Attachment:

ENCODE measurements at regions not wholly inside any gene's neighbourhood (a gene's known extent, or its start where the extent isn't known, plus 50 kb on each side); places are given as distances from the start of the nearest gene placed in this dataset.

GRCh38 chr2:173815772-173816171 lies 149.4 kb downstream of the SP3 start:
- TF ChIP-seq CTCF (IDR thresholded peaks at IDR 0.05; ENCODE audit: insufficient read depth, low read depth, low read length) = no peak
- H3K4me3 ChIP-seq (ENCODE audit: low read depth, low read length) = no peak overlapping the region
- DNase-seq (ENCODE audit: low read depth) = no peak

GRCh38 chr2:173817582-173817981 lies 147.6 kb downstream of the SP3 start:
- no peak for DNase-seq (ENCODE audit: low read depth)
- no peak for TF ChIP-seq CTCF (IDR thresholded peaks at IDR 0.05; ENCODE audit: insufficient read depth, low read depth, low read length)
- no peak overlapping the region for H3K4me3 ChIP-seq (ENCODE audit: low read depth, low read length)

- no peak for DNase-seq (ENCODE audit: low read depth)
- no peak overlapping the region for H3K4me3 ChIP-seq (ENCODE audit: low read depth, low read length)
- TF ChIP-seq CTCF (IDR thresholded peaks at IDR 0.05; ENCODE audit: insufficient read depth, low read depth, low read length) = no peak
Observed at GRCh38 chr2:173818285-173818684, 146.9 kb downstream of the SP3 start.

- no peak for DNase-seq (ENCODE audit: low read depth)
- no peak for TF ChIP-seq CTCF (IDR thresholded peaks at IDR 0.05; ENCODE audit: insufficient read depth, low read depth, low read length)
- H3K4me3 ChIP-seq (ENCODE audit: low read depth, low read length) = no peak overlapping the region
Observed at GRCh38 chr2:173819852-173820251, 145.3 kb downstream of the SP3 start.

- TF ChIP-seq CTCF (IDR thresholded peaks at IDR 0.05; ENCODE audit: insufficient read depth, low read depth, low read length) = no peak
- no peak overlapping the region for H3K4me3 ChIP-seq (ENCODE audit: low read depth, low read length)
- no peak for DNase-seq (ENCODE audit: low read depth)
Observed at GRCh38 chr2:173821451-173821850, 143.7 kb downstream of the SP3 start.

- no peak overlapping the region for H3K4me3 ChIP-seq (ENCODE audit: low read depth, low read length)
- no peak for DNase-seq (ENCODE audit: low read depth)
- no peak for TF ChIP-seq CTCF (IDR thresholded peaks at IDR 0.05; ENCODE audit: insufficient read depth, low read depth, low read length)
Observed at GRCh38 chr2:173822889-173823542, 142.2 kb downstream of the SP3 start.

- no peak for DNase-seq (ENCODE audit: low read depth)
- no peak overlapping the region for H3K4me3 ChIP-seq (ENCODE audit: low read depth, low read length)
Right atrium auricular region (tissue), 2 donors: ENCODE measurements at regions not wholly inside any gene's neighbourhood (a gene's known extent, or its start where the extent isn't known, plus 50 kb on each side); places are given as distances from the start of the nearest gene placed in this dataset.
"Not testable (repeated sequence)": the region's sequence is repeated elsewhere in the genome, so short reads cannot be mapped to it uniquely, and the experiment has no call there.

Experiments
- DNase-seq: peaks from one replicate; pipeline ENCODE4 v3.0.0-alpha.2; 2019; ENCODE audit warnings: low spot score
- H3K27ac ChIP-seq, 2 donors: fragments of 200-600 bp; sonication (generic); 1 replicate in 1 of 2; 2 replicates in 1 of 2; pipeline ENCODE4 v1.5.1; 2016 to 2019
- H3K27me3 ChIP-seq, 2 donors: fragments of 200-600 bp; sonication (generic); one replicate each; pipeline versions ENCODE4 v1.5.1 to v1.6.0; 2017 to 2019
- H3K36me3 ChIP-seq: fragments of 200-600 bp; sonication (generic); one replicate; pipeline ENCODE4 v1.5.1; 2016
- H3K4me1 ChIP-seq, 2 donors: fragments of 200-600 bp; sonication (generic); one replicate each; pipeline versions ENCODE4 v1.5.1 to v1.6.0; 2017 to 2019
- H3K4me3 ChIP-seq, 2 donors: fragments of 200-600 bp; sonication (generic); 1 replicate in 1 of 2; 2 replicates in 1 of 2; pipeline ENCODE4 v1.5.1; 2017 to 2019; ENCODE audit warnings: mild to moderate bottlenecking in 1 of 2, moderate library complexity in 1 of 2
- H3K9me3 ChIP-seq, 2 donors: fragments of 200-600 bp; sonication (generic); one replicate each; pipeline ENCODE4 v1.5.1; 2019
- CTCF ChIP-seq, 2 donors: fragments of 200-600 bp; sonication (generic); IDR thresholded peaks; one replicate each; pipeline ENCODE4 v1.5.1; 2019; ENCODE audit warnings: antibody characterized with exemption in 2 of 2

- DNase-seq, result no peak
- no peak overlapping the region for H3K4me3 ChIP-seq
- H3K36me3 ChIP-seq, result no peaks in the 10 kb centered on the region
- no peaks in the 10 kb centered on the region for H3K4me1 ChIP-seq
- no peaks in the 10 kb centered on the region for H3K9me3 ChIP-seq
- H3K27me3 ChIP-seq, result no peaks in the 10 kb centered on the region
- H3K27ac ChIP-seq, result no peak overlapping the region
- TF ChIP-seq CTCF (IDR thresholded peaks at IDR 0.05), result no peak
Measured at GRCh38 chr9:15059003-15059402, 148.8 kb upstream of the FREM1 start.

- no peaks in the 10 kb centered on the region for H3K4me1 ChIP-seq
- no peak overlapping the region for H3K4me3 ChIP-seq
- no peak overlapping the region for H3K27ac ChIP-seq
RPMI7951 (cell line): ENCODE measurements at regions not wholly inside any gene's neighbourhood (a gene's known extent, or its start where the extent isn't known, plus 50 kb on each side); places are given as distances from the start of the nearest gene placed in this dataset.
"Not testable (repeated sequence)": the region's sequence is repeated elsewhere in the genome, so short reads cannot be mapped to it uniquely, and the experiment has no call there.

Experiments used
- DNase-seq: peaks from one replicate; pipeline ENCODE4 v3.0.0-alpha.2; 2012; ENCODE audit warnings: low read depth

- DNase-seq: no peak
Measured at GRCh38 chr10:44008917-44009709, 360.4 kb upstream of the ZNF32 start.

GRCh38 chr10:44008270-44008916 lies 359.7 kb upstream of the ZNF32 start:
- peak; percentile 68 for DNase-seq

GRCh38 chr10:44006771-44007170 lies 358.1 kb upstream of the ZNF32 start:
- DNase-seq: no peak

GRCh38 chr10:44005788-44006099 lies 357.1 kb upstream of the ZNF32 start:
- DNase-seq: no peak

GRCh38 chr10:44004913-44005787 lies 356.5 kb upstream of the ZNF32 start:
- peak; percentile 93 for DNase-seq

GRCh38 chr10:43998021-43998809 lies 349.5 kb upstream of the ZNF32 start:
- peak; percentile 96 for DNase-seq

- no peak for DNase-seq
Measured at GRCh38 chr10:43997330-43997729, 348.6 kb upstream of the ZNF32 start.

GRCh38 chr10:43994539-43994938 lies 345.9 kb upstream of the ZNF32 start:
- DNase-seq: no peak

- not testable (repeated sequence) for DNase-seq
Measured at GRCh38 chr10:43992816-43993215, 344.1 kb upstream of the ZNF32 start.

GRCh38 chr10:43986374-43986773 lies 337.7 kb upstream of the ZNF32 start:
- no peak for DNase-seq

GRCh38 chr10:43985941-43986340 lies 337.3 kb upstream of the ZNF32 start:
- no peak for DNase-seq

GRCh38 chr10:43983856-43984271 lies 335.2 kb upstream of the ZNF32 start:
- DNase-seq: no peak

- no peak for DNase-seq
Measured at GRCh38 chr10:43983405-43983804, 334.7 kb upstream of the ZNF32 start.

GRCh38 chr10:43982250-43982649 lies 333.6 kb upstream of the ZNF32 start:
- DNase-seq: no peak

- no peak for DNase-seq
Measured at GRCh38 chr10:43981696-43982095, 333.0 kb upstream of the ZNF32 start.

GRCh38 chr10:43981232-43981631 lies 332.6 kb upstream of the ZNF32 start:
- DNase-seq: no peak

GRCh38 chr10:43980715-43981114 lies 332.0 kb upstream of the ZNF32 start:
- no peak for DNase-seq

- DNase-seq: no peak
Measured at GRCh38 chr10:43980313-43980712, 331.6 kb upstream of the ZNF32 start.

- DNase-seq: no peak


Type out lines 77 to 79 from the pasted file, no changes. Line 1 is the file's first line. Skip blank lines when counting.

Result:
GRCh38 chr10:43983856-43984271 lies 335.2 kb upstream of the ZNF32 start:
- DNase-seq: no peak

- no peak for DNase-seq